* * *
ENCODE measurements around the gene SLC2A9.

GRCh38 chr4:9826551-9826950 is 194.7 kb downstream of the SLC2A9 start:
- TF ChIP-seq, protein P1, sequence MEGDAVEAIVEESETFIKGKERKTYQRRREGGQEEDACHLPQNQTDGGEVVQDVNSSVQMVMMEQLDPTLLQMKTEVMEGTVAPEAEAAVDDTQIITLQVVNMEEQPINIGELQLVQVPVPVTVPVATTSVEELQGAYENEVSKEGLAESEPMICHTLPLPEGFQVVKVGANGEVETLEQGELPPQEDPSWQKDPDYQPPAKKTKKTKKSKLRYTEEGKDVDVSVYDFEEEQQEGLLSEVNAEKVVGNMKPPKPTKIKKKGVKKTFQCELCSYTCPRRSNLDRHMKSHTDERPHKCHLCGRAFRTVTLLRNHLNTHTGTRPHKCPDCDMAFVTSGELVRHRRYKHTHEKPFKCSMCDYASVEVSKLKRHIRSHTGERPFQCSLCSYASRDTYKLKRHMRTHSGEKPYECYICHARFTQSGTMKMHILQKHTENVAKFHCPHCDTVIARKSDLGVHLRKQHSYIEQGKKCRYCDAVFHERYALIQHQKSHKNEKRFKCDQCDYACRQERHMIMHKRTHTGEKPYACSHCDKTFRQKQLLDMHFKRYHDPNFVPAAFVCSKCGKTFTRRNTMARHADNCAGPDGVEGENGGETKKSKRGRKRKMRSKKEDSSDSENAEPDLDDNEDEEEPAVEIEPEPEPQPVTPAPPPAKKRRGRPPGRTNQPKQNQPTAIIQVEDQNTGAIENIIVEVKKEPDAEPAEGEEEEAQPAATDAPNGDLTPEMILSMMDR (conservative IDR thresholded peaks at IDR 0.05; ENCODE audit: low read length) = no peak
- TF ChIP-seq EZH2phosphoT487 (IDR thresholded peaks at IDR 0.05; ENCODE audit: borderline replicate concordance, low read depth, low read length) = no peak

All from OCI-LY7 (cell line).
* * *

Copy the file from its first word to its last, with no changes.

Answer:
ENCODE measurements around the gene SLC2A9.

GRCh38 chr4:9826551-9826950 is 194.7 kb downstream of the SLC2A9 start:
- TF ChIP-seq, protein P1, sequence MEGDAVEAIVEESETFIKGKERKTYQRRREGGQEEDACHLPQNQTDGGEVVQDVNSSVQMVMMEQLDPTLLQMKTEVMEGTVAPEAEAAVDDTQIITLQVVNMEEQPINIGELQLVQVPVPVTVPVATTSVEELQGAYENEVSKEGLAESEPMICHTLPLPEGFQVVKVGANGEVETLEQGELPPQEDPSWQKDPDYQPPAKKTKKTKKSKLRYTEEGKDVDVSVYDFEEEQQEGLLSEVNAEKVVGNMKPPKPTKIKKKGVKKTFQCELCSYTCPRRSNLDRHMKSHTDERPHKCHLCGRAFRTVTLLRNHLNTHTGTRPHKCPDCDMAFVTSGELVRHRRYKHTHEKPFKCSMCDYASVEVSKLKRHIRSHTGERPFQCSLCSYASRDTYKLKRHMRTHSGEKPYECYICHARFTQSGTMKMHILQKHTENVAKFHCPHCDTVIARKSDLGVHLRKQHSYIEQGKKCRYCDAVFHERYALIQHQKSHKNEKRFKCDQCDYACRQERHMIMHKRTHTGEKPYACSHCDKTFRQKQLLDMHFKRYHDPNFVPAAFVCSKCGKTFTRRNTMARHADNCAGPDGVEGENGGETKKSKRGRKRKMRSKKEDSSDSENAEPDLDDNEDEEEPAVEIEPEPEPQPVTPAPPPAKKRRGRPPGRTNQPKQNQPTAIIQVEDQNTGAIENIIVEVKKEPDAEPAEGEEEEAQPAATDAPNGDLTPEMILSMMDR (conservative IDR thresholded peaks at IDR 0.05; ENCODE audit: low read length) = no peak
- TF ChIP-seq EZH2phosphoT487 (IDR thresholded peaks at IDR 0.05; ENCODE audit: borderline replicate concordance, low read depth, low read length) = no peak

All from OCI-LY7 (cell line).